But he still had to go back to Mendenhall and the Cougar coaching staff and tell them his position.

“I was nervous going in,” Isaiah said. “But Coach Mendenhall is a straight-up guy. I love how straightforward he is. He told me what would happen and the process I would need to follow to build the trust back up.”

Mendenhall explained that Isaiah has some academic work to take care of and is also planning on serving an LDS mission, but said that once those are taken care of he has confidence that the young man will be ready to go at BYU.

“I was convinced about a week ago that not only does this young man want BYU, but he was sincere about it,” he said. “I would love to see his mom have both boys play at the same spot and that had a lot to do with it as well.”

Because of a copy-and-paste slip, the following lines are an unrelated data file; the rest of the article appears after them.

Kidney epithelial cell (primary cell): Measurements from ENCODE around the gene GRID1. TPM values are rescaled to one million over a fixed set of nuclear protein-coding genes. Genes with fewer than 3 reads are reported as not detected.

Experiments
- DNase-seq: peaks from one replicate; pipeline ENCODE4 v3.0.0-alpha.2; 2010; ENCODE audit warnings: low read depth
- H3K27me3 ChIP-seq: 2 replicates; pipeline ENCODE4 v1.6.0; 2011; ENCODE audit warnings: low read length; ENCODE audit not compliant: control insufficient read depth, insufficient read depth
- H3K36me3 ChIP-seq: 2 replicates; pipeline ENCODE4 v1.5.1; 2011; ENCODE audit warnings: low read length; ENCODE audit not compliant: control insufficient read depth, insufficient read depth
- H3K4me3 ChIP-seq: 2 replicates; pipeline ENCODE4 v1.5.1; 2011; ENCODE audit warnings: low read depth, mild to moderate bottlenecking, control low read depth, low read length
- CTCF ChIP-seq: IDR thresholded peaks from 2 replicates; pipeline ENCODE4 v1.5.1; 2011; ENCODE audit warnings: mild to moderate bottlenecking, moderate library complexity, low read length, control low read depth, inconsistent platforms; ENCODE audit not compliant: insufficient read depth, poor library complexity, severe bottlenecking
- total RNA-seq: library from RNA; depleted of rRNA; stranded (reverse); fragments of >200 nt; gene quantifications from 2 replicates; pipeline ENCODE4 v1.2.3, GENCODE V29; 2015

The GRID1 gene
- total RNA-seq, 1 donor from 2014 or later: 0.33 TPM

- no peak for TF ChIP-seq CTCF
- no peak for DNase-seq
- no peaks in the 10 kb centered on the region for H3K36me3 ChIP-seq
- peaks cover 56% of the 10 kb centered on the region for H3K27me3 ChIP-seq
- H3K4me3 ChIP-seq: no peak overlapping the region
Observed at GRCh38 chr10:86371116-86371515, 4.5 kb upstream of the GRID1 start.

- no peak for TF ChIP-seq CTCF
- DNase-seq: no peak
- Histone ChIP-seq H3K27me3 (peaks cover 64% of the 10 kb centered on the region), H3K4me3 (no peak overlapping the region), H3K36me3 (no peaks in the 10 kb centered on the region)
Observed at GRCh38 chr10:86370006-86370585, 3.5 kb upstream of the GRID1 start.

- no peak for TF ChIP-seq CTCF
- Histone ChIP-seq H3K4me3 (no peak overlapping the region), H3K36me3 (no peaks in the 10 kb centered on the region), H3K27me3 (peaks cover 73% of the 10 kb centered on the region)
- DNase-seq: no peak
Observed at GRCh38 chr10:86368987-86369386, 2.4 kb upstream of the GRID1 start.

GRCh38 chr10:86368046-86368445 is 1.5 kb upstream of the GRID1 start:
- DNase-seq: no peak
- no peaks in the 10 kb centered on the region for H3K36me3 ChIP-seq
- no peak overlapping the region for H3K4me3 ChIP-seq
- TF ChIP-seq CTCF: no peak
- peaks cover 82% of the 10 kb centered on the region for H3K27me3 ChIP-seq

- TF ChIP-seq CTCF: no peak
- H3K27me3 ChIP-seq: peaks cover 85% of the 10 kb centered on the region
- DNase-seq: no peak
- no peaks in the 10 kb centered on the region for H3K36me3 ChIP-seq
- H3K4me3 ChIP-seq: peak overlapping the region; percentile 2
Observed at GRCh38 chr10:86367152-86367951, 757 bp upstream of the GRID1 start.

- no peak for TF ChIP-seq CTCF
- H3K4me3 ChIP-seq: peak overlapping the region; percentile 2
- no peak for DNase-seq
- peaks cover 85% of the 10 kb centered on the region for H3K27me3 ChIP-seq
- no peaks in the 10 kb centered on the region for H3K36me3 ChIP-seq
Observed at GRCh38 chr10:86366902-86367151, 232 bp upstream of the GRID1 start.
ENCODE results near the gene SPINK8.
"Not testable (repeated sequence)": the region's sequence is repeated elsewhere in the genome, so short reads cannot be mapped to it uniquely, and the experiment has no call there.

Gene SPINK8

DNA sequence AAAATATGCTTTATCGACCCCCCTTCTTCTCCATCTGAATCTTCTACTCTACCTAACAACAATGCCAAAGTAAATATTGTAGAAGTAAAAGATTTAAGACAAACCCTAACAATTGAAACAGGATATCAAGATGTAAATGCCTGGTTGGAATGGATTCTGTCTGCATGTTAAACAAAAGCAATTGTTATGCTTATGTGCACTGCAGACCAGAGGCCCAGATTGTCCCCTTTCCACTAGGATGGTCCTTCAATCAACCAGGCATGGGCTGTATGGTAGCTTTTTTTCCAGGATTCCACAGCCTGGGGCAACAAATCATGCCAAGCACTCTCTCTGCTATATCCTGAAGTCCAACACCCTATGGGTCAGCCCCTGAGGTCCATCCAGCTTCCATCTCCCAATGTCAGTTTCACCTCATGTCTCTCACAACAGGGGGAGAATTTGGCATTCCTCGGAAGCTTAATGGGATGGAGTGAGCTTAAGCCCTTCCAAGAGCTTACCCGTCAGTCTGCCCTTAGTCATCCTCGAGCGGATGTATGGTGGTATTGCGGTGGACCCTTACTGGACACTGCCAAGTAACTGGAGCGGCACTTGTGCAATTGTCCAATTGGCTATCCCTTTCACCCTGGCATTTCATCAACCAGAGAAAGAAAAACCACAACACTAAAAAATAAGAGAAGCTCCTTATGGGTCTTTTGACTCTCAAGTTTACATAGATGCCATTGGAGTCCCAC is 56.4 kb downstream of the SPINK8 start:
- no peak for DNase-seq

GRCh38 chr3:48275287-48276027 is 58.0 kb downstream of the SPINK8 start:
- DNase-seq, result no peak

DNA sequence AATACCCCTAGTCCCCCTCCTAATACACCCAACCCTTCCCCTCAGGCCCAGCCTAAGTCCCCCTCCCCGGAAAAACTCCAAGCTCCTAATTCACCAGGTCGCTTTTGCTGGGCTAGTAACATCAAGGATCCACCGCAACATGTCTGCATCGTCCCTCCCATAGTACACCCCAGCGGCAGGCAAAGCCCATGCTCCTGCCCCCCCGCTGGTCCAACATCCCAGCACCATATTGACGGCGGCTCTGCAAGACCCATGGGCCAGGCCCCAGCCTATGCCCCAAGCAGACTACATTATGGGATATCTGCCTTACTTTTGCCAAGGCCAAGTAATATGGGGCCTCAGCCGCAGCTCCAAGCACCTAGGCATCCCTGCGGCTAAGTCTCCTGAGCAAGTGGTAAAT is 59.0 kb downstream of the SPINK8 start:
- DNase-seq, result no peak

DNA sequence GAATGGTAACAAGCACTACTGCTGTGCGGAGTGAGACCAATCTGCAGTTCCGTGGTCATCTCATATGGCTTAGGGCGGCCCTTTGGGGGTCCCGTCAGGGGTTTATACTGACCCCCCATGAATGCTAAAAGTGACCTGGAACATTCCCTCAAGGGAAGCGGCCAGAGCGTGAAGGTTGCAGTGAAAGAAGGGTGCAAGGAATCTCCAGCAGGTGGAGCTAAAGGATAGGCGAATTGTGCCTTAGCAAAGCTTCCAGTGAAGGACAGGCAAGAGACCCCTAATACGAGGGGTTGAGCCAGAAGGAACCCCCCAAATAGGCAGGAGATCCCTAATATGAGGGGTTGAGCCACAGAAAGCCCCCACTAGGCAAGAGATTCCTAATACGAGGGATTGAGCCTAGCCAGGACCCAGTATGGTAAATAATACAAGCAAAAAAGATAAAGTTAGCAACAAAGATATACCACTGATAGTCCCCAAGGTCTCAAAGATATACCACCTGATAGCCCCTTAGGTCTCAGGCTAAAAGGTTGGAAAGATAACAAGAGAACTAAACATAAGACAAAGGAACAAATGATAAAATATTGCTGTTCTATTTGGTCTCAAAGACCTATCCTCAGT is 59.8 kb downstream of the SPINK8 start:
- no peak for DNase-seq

"It not going to matter"

One of the guys who came the furthest to join BYU was Jaterrius Gulley from Alabama. Mendenhall described him as a player the Cougar coaching staff identified early as a player they wanted to join the team.

"We got an email video link who said he had a unique player who developed later than others," he said. "I watched the film and loved it. I thought he fit our system perfectly, so we sent a coach out instantly. I think we were the first to respond."

But given the football culture of the South and the many opportunities in that area of the country, many might've considered having Gulley come to Provo a long shot. Gulley, however, found something he was looking for.